So now we might return to the general history of the family. At some time between the reign of King David I, at the beginning of the 12th Century, and the reign of King Alexander II, at the beginning of the 13th Century, a family came to reside in the valley of the Clyde River, in the vicinity of a village known by the name of Muirhead. The village of Muirhead was located in the Barony of Bothwell, which was under the rule of the Norman, David de Oliphard (variously Oliphant) during the mid-12th Century.

  Whether the family of the 12th to 13th Centuries was descended from Norman ancestors is not known. It is quite possible that that was the case in view of the fact that historical references to any of its members do not appear until after the Norman Conquest of the Isles, and also because of the fact that they adopted the Norman convention of taking territorial-based surnames. It is known that the ancestry on the wife's side was French. They were perhaps fairly well-to-do, as evidenced by the fact that the family came to own a substantial amount of land in that region, prompting Alexander Nisbet to state that:(1.14)

"The truth is, the family of the Muirheads muフ have been a テt of people, that ナnce they never aピumed the arms, or any part thereof, from their reパective ブperiors or over-lords, as was very uブal, the preブmp-tion muフ be, that they were テated a family, and fixed there before the Oliphards had the barony of Bothwell; and that they were the liberi tenentes regis et coronae, before the crown gave the ブperiority of the Baronia de Bothwel to the Oliphards: and バ we may rationally, and without フretching Things, conclude, That the Muirhead Family were fixed, and Proprietors of the Lands of Muirhead, as far back as the Reign of King William, or バoner, for what we know, even up to the Time that Sirnames began to be taken up, and Men began to call themテlves after their own Lands; which, is agreed, was not the Cuフom generally gone into, before the Reign of King David I, Anno 1122."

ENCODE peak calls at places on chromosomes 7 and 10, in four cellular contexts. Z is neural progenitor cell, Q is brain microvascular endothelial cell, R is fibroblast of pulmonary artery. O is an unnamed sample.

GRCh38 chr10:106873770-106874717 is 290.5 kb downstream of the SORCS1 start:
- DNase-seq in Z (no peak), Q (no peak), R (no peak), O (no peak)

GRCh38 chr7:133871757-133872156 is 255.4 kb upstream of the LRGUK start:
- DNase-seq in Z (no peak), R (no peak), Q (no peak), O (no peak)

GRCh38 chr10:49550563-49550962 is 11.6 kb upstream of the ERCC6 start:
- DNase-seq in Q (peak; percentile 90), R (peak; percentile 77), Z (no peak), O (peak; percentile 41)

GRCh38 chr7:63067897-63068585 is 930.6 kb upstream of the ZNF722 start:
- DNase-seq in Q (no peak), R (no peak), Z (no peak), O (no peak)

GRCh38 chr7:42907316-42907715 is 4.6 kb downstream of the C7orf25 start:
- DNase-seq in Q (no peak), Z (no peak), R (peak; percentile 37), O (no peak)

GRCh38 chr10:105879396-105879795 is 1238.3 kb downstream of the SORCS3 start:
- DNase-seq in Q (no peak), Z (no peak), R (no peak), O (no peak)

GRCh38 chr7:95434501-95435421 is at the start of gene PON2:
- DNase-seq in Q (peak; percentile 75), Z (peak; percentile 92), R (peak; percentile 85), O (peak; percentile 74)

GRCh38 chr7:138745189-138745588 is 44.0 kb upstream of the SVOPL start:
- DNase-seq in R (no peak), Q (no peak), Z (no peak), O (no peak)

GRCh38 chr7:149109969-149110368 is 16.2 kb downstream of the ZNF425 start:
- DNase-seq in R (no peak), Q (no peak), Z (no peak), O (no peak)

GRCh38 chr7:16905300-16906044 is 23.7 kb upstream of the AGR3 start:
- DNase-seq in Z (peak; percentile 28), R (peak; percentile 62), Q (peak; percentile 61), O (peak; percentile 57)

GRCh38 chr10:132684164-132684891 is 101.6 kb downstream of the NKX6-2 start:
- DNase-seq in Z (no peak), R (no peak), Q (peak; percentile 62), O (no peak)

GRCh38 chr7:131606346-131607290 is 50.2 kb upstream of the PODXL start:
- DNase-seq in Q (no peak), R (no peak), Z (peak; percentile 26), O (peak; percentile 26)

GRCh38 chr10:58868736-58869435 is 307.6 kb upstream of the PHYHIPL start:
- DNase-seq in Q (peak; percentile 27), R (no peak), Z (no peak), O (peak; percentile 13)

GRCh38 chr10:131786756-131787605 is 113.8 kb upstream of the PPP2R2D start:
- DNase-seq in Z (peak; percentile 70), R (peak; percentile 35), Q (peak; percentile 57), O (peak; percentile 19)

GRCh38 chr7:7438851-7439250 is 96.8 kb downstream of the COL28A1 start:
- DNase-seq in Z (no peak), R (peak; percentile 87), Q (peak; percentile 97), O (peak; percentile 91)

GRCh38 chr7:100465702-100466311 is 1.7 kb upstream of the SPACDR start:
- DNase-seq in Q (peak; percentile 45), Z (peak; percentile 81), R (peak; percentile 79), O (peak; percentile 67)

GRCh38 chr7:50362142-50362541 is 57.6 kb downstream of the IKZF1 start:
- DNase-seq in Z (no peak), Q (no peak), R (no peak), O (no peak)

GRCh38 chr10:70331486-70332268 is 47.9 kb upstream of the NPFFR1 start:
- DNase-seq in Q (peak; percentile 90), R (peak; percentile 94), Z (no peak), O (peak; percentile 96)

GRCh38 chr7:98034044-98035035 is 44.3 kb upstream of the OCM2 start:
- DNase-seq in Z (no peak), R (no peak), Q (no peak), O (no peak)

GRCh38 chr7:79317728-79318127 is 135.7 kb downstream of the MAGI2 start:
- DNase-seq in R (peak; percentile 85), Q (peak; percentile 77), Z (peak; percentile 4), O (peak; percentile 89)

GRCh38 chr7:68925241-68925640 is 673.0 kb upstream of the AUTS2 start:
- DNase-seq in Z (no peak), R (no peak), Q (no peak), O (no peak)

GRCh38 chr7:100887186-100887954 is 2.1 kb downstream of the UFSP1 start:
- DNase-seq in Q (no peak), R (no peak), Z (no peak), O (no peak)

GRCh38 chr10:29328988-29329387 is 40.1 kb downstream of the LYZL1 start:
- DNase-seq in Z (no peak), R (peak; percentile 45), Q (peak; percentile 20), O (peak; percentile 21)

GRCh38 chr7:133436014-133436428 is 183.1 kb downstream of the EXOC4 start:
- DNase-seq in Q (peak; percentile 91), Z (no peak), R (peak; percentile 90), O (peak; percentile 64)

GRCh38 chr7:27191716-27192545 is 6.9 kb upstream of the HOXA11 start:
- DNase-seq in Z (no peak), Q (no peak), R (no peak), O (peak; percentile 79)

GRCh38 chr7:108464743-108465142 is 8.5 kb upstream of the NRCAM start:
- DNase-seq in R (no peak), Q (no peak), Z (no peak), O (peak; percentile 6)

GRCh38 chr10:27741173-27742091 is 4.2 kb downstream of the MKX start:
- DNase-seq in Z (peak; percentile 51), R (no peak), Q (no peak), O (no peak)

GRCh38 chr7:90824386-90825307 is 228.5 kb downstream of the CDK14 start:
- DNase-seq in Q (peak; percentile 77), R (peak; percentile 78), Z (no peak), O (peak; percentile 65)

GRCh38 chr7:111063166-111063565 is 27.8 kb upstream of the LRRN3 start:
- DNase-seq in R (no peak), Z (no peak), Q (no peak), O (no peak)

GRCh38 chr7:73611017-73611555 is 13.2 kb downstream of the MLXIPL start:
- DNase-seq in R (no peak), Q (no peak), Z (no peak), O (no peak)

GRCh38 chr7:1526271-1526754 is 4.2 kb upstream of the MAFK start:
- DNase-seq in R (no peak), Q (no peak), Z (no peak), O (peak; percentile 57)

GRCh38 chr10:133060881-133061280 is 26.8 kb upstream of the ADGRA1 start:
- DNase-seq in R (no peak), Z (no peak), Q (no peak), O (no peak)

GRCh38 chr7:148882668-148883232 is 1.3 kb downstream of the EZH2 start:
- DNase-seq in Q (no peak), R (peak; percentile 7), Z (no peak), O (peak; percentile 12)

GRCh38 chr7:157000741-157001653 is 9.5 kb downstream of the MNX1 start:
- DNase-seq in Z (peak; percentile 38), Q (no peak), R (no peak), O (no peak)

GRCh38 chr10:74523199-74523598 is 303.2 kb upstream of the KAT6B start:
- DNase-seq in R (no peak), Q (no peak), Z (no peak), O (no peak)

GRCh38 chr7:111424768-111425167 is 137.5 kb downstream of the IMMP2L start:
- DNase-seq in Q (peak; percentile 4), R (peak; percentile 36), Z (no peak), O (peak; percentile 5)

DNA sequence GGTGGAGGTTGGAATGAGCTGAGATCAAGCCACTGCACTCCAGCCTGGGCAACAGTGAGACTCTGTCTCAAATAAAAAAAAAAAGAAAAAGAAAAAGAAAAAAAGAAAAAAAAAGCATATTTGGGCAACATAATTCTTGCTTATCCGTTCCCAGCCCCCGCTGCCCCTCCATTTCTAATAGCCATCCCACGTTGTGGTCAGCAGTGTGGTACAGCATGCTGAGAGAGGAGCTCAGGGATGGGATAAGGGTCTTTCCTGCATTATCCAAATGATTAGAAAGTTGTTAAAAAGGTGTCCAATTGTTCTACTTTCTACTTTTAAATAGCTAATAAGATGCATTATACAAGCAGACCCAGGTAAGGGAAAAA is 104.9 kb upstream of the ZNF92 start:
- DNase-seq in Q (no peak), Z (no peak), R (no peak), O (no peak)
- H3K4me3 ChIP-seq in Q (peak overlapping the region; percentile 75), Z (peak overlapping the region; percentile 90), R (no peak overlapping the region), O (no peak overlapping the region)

By the term, set, one might think of Nisbet's reference to the family as 'a group of persons of the same kind or having a common characteristic', which is how the word is defined by Merriam-Webster. The context in which Nisbet used the above statement was in commenting on the fact that the Muirhead armigers (i.e. those to whom grants of arms had been made) had not utilized elements from the various armigerous families who, in the span of recorded history, had held sway over the ancestral lands of the Muirheads. The custom of a family, if they were not landowners, was to take the arms of their superiors. To do so would exhibit a certain type of fealty or allegiance in the part of the armiger toward the "overlord", and is one form of the structure of the clan system of Scotland. Not all members of a clan are blood relations. The members, whether related or not, of a community might constitute a clan, and that is why, as Nisbet noted, it was common practice for an armiger to assume, in whole or in part, the arms of the community痴, or the clan痴, leading family. In this case, the Muirheads did not take the arms of the Oliphards (who bore crescents on their arms). Neither did they take the three stars of the arms of the Murrays. Sir Walter Murray succeeded to the lordship of the barony of Bothwell by his marriage to the heir-female of the Oliphant clan. By the time of the reign of King Robert II (1371 to 1390), the Earls of Douglass succeeded to the barony of Bothwell. The Muirheads did not take any of the armorial bearings from the arms of the Douglas clan either. Instead, they claimed their own arms, distinct from all others.